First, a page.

Invited Talks
Thursday, May 6, 09:30-10:45
David Basin, Verification Based on Monadic Logic

Logic offers the possibility of modeling and reasoning about hardware and software systems. But which logic? We propose monadic logics of strings and trees as good candidates for many kinds of discrete systems. These logics are natural, decidable, yet substantially more expressive, extensions of Boolean logic. We motivate their applicability through examples and report on experience with a verification tool based on the WS2S (the weak second-order monadic theory of two successors) , which implements validity checking/counter-model generation based on a reduction of formulas to canonical automata.

Thursday, May 6, 11:00-12:15
Renate Schmidt, Using Resolution for Testing Modal Satisfiability and Building Models

There are a variety of automated reasoning approaches for modal logics. An approach which this talk will focus on is resolution via translation to first-order logic. The approach offers much more than just another inference calculus. Indeed, as I will illustrate, resolution provides a very general and powerful framework for developing practical inference methods for very expressive logics, and also for studying other issues such as decidability, the finite model property, the automatic generation of models, and the characterisation of models. In this talk I will concentrate on extended modal logics, different translation methods, different refinement strategies for obtaining decision procedures, and ways of generating models.

Thursday, May 6, 16:15-17:30
Patrick Blackburn, Internalizing Labelled Deduction

In this talk I am going to discuss labelled deduction, but from a somewhat unusual perspective. Instead of viewing labelled deduction as the process of manipulating modal formulas with the help of a labelling algebra, I want to discuss what happens when the modal object language is enriched so that it contains labels as first class citizens. The resulting language is called the {\it basic hybrid language\/}, and as I shall show, it provides a setting for modal deduction in which labelling discipline emerges as logic. For the most part this talk will be an example-driven introduction to the method, but I also want to indicate the relevance of other recent work on hybrid languages.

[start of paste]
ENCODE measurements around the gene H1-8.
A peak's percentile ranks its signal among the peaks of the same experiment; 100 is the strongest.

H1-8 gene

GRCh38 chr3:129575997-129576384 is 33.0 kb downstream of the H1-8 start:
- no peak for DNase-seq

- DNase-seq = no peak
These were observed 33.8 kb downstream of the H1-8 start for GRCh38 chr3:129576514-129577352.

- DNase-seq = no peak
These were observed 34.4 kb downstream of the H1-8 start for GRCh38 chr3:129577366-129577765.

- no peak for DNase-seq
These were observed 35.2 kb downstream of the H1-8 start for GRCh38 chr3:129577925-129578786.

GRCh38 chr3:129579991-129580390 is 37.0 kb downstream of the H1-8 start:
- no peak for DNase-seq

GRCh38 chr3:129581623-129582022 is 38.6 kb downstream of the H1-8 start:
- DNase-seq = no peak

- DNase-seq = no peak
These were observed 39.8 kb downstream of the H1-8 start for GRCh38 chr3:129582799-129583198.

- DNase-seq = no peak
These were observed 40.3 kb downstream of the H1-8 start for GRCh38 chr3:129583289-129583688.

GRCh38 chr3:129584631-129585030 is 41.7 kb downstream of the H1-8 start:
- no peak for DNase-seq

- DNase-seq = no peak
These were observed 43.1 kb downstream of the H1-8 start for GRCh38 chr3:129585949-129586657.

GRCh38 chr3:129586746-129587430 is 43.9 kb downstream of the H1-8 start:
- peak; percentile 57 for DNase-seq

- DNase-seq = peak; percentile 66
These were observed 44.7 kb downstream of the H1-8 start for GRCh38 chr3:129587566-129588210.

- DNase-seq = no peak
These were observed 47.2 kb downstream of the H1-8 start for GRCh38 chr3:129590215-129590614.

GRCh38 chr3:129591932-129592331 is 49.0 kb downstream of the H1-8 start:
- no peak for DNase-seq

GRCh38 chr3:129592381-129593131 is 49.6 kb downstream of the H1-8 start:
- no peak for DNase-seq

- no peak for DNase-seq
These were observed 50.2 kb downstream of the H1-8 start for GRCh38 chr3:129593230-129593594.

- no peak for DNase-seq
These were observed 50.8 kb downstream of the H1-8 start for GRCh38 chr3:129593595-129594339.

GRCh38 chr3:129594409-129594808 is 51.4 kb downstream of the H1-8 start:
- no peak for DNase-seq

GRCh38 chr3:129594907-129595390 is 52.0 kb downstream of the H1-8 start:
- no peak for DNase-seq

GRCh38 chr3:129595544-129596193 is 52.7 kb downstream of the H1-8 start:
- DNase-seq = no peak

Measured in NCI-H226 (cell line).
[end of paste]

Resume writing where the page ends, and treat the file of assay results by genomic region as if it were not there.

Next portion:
Friday, May 7, 09:00-10:15
Ian Horrocks, Tableaux Algorithms and Implementations

Reasoning in propositional modal logics is inherently intractable: even for K, deciding the satisfiability of a single formula is in PSpace, while satisfiability with respect to a theory (a set of axioms) is already in ExpTime. In spite of this, implementations of tableaux algorithms, even for logics significantly more expressive than K, have proved effective in realistic applications. This has been achieved by a careful choice of logical language (avoiding, for example, the transitive closure operator), and the use of a range of optimisation techniques in the implementation. This talk will briefly introduce Description Logics (DLs) as notational variants of propositional modal logics, and discuss how studies of DLs and DL applications have both influenced the choice of language and suggested ideas for optimisation techniques. We will then see how the choice of logical language facilitates optimised implementation and study in more detail some optimisation techniques that have proved particularly effective.

Friday, May 7, 11:15-12:30
Hans de Nivelle, Resolution Implementations

We explain the most important design decisions that were made during the implementation of the theorem prover Bliksem. Bliksem is a first order, resolution based theorem prover. One of its design objectives was to efficiently implement resolution based decision procedures. First, we discuss the problem of how to internally represent terms, and formulae. We present 5 different ways of representing terms. Benchmarks indicate that the differences are significant. The fastest is what we call the 'prefix with end' representation. Second, we consider the problem of how to implement substitutions. Here again the difference between good and bad implementation is quite large. The third problem that we consider is the question of how to implement the simplification operations subsumption, demodulation, unit-resolution. The question of how to implement them cannot be separated from the theoretical question up to what level, and when, these simplifications should be made. This problem is particularly important for theorem proving in the context of modal logics, since the termination behaviour may depend on simplification.

Friday, May 7, 16:00-17:15
Roberto Sebastiani, Evaluating the Efficiency of Decision Procedures for Modal Logics

Five years ago we started testing extensively the performances of modal theorem provers. Since then, extensive empirical testing has been playing a key role in stimulating and guiding the development of increasingly faster procedures. In this talk I will try to summarize this five-year experience in empirical testing. I will present a brief summary of the main testing methodologies, describing the main ideas and goals; in particular, I'll focus on those methods based on randomly generated formulas. I'll discuss some efficiency issues suggested by the empirical results, and outline some lessons learned about empirical testing itself.

Methods for Modalities